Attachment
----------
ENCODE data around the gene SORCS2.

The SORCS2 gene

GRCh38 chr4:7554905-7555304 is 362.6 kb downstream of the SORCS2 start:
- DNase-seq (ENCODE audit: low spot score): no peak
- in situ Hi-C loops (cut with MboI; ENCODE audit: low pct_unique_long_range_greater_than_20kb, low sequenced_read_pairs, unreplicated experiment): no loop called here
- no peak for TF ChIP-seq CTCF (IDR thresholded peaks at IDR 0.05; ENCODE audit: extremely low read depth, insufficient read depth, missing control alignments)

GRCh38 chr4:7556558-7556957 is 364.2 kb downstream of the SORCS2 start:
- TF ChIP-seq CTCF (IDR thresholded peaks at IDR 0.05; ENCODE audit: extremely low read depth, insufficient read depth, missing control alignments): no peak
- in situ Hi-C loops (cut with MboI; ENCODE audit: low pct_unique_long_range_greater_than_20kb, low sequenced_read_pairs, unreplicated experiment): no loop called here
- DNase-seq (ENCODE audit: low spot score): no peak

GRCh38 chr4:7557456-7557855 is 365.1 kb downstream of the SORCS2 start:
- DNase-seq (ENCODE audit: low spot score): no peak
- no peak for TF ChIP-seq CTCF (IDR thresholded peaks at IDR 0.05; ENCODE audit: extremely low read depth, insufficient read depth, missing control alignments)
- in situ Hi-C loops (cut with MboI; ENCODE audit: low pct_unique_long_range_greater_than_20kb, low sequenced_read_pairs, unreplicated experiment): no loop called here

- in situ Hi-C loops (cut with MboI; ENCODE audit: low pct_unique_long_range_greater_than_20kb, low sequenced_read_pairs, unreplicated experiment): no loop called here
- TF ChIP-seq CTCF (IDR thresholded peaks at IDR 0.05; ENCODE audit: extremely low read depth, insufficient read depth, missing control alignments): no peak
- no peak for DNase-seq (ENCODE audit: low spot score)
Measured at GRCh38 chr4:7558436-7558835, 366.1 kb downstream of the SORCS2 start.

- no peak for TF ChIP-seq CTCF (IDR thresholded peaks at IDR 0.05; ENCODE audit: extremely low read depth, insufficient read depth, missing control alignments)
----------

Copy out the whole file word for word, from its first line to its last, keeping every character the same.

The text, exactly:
ENCODE data around the gene SORCS2.

The SORCS2 gene

GRCh38 chr4:7554905-7555304 is 362.6 kb downstream of the SORCS2 start:
- DNase-seq (ENCODE audit: low spot score): no peak
- in situ Hi-C loops (cut with MboI; ENCODE audit: low pct_unique_long_range_greater_than_20kb, low sequenced_read_pairs, unreplicated experiment): no loop called here
- no peak for TF ChIP-seq CTCF (IDR thresholded peaks at IDR 0.05; ENCODE audit: extremely low read depth, insufficient read depth, missing control alignments)

GRCh38 chr4:7556558-7556957 is 364.2 kb downstream of the SORCS2 start:
- TF ChIP-seq CTCF (IDR thresholded peaks at IDR 0.05; ENCODE audit: extremely low read depth, insufficient read depth, missing control alignments): no peak
- in situ Hi-C loops (cut with MboI; ENCODE audit: low pct_unique_long_range_greater_than_20kb, low sequenced_read_pairs, unreplicated experiment): no loop called here
- DNase-seq (ENCODE audit: low spot score): no peak

GRCh38 chr4:7557456-7557855 is 365.1 kb downstream of the SORCS2 start:
- DNase-seq (ENCODE audit: low spot score): no peak
- no peak for TF ChIP-seq CTCF (IDR thresholded peaks at IDR 0.05; ENCODE audit: extremely low read depth, insufficient read depth, missing control alignments)
- in situ Hi-C loops (cut with MboI; ENCODE audit: low pct_unique_long_range_greater_than_20kb, low sequenced_read_pairs, unreplicated experiment): no loop called here

- in situ Hi-C loops (cut with MboI; ENCODE audit: low pct_unique_long_range_greater_than_20kb, low sequenced_read_pairs, unreplicated experiment): no loop called here
- TF ChIP-seq CTCF (IDR thresholded peaks at IDR 0.05; ENCODE audit: extremely low read depth, insufficient read depth, missing control alignments): no peak
- no peak for DNase-seq (ENCODE audit: low spot score)
Measured at GRCh38 chr4:7558436-7558835, 366.1 kb downstream of the SORCS2 start.

- no peak for TF ChIP-seq CTCF (IDR thresholded peaks at IDR 0.05; ENCODE audit: extremely low read depth, insufficient read depth, missing control alignments)